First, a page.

The Hounds of Spring

by Sylvia Thompson. Boston: Little, Brown and Company. (An Atlantic Monthly Publication.) 1926. 12mo. xii+264 pp. $2.00.
A SWEET and mellow English rural setting; a prosperous, happy English family, waking incredulously to the reality of war and later ravaged and shattered by it — this seems very familiar material. But in The Hounds of Spring it takes on extraordinary newness. This is a novel of much power. It is closely knit, with a firm hold on its central idea —the evil spiritual heritage of war. Certain pictures stamp themselves sharply and deeply on the reader’s memory: the young lovers, Colin and Zina, in their punt under the willow branches, remote and secure in their small heaven before the premonition of catastrophe has crept in like a cold stirring of wind; the scene of their parting, with its taut emotion and its restraint; the shell-shocked Colin, once so poised and strong, crying helplessly in the Strand, his nerves stampeded by the harsh jangling of a war-time tune on a barrel organ. The element of suspense is superbly managed; and, while expectation is deceived now and then, it is never cheated.
Rather strikingly for a novel so modern in spirit, this one has an almost even balance of interest between plot and psychology. The characters are drawn with humor and keenness, and are very living. At one point, and that a vital turning-point, there is a somewhat gross improbability — the too-quick despairing of Colin’s friends when he is reported by the War Office as ‘missing — believed killed ; but, with this substantial exception, the impression is of absolute truth and consistency. The sympathies and the frictions of family life are skillfully presented; as in the controlled resentment, almost; animosity, that grows up between the mother bereaved of her son and the daughter bereaved of her lover, and in the illusionless relation between the two sisters. Each portrait is clear-cut: Colin, the idealist, who, although he pays toll to the spiritual demoralization of his time, keeps a remnant of faith in the future; Zina, lovely and appealing, but with ‘parsimony of pain’ her only motive; her father, the Anglicized Austrian, who, with his dash of un-English sentimentality, is yet so sane, tolerant, and wise; his wife Cynthia, with her passion of love for her son and her cool, kind, critical affection for her daughters; young Wendy, at the beginning of the story a fat, greedy, and argumentative child, at the end a valiant, honest, clear-headed, ignorant, cocksure girl, type of the world’s perilous hope. The title, with all its beautiful suggestion, is grimly chosen, yet not altogether ironically. For there is at least ‘the half of a broken hope’ at the end. In the quiet, nobility of Colin’s talk with Wendy in the green moonlight under Magdalen Tower, in the wistful boy-and-girl groping of Wendy’s speculations with the Oxford youth in the midst of the clashing vulgarity of the Armistice gala night, there is a suggestion that the ‘battle against disenchantment’ which alone can save the world may already have begun.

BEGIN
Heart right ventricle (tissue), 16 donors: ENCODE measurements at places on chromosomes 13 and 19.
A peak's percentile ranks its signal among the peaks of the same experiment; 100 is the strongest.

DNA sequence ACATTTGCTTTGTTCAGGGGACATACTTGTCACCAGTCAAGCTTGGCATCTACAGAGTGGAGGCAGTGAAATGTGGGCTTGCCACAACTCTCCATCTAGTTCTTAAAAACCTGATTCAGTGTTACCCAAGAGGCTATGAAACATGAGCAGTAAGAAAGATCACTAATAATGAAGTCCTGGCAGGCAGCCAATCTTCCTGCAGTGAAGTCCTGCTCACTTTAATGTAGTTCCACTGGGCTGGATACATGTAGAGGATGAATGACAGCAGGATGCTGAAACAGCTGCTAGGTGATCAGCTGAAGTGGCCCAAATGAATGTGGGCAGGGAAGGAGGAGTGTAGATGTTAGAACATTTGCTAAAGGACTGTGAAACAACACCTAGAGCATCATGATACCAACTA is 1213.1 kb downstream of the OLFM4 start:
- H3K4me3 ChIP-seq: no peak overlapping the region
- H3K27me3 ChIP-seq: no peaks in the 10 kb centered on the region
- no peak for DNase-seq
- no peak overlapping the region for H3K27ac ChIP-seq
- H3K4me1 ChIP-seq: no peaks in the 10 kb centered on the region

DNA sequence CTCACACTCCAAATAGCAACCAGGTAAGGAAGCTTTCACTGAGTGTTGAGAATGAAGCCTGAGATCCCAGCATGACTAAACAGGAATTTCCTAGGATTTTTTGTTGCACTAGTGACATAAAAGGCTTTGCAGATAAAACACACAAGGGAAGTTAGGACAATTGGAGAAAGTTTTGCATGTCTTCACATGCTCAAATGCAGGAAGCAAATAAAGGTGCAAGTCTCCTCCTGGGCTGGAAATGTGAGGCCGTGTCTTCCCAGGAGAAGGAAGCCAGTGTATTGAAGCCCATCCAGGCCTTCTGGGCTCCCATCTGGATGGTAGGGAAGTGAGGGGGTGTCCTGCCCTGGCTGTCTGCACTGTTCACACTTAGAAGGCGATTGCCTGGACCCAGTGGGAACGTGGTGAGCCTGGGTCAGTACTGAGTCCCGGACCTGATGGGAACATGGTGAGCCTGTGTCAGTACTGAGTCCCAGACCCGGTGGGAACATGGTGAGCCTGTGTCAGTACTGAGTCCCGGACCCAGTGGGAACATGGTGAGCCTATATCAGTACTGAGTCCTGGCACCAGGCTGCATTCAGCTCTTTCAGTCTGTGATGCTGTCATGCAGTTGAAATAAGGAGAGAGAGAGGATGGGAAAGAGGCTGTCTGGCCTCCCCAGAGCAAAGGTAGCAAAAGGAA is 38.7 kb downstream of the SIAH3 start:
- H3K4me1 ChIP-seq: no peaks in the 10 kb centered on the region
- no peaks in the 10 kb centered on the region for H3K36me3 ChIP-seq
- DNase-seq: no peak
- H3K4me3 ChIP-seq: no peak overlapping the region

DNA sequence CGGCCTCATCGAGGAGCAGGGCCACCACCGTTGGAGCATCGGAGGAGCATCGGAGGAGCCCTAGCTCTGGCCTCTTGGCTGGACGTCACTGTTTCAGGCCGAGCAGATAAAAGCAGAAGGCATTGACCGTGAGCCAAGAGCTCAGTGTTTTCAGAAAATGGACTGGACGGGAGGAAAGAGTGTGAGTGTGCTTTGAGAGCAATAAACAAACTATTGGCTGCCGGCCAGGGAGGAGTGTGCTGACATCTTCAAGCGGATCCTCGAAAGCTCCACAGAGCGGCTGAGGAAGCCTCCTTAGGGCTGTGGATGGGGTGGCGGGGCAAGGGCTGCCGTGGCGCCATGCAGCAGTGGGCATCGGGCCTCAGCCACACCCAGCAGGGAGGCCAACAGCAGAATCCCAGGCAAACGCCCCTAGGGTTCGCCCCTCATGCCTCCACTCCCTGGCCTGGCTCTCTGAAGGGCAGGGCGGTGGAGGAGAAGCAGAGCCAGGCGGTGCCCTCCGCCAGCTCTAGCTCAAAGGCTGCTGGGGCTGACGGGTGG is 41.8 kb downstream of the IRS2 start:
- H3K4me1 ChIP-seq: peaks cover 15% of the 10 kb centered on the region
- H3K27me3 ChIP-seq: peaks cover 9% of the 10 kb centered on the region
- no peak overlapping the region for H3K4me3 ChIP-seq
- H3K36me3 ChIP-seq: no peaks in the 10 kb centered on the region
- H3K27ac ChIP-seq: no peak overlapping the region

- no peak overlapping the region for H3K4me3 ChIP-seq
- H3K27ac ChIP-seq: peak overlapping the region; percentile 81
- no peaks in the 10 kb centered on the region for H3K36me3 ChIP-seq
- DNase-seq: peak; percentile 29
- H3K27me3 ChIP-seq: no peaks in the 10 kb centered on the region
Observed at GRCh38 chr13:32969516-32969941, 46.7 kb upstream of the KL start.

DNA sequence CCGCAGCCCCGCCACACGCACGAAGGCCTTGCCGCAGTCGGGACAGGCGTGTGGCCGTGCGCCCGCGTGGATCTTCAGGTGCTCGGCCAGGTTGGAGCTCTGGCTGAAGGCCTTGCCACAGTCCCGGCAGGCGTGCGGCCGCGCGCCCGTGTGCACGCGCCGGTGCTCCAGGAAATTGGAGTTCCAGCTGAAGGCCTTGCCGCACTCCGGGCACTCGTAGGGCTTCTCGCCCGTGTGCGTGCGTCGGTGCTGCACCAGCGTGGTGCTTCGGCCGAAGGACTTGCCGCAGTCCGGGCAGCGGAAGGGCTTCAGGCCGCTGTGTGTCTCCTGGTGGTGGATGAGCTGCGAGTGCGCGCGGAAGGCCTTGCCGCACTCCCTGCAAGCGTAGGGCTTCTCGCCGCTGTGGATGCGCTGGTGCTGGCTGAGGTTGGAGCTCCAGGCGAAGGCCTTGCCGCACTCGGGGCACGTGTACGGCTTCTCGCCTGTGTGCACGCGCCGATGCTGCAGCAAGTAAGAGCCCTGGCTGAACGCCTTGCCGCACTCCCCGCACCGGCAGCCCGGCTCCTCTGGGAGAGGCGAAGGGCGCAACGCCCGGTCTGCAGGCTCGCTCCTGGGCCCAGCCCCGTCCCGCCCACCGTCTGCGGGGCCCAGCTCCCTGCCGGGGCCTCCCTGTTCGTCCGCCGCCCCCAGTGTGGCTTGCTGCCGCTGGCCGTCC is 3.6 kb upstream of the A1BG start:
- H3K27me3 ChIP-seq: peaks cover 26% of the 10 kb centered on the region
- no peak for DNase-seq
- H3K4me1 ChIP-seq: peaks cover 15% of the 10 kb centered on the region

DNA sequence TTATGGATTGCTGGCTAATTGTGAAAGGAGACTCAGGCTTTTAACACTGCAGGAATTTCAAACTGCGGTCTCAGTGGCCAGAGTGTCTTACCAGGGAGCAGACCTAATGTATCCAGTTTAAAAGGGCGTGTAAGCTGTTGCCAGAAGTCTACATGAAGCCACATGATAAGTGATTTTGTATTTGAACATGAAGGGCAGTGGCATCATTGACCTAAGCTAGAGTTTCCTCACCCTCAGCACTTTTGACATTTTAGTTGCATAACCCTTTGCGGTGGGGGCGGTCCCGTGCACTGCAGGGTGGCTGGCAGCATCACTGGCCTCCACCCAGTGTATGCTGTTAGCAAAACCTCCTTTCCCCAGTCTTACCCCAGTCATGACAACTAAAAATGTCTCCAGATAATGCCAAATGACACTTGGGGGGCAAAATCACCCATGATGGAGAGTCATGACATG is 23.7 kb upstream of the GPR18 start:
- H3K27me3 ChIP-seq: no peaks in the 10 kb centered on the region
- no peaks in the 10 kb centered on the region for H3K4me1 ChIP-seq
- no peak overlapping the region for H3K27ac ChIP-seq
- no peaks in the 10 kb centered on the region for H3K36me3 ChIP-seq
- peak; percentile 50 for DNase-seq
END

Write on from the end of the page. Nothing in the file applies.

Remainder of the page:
ETHEL WALLACE HAWKINS